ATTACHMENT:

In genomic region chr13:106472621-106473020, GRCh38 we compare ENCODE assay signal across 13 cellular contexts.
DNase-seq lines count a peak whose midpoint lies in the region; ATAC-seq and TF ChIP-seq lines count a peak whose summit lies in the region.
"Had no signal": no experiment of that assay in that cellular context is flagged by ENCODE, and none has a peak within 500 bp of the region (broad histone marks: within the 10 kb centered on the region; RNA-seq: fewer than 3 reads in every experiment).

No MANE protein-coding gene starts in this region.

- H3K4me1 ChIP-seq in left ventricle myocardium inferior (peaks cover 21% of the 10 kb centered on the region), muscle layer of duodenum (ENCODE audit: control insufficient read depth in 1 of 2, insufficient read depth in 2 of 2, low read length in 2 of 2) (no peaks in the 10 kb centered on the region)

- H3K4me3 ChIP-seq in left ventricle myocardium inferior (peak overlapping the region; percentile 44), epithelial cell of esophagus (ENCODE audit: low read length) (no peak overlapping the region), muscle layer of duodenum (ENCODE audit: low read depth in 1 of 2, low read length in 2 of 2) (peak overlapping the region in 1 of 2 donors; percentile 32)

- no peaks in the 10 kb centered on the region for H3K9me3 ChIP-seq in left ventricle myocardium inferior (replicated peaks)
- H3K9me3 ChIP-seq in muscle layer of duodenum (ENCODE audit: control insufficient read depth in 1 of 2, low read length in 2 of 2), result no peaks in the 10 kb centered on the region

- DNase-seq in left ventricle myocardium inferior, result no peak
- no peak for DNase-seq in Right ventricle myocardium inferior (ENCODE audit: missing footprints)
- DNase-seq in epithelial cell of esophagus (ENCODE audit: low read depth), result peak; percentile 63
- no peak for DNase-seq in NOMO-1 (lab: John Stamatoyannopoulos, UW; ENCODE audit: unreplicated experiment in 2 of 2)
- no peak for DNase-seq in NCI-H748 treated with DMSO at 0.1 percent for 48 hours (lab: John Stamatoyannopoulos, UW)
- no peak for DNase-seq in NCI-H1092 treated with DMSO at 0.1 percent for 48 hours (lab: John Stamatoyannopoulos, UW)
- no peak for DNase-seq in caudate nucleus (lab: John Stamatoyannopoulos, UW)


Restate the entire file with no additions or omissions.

In genomic region chr13:106472621-106473020, GRCh38 we compare ENCODE assay signal across 13 cellular contexts.
DNase-seq lines count a peak whose midpoint lies in the region; ATAC-seq and TF ChIP-seq lines count a peak whose summit lies in the region.
"Had no signal": no experiment of that assay in that cellular context is flagged by ENCODE, and none has a peak within 500 bp of the region (broad histone marks: within the 10 kb centered on the region; RNA-seq: fewer than 3 reads in every experiment).

No MANE protein-coding gene starts in this region.

- H3K4me1 ChIP-seq in left ventricle myocardium inferior (peaks cover 21% of the 10 kb centered on the region), muscle layer of duodenum (ENCODE audit: control insufficient read depth in 1 of 2, insufficient read depth in 2 of 2, low read length in 2 of 2) (no peaks in the 10 kb centered on the region)

- H3K4me3 ChIP-seq in left ventricle myocardium inferior (peak overlapping the region; percentile 44), epithelial cell of esophagus (ENCODE audit: low read length) (no peak overlapping the region), muscle layer of duodenum (ENCODE audit: low read depth in 1 of 2, low read length in 2 of 2) (peak overlapping the region in 1 of 2 donors; percentile 32)

- no peaks in the 10 kb centered on the region for H3K9me3 ChIP-seq in left ventricle myocardium inferior (replicated peaks)
- H3K9me3 ChIP-seq in muscle layer of duodenum (ENCODE audit: control insufficient read depth in 1 of 2, low read length in 2 of 2), result no peaks in the 10 kb centered on the region

- DNase-seq in left ventricle myocardium inferior, result no peak
- no peak for DNase-seq in Right ventricle myocardium inferior (ENCODE audit: missing footprints)
- DNase-seq in epithelial cell of esophagus (ENCODE audit: low read depth), result peak; percentile 63
- no peak for DNase-seq in NOMO-1 (lab: John Stamatoyannopoulos, UW; ENCODE audit: unreplicated experiment in 2 of 2)
- no peak for DNase-seq in NCI-H748 treated with DMSO at 0.1 percent for 48 hours (lab: John Stamatoyannopoulos, UW)
- no peak for DNase-seq in NCI-H1092 treated with DMSO at 0.1 percent for 48 hours (lab: John Stamatoyannopoulos, UW)
- no peak for DNase-seq in caudate nucleus (lab: John Stamatoyannopoulos, UW)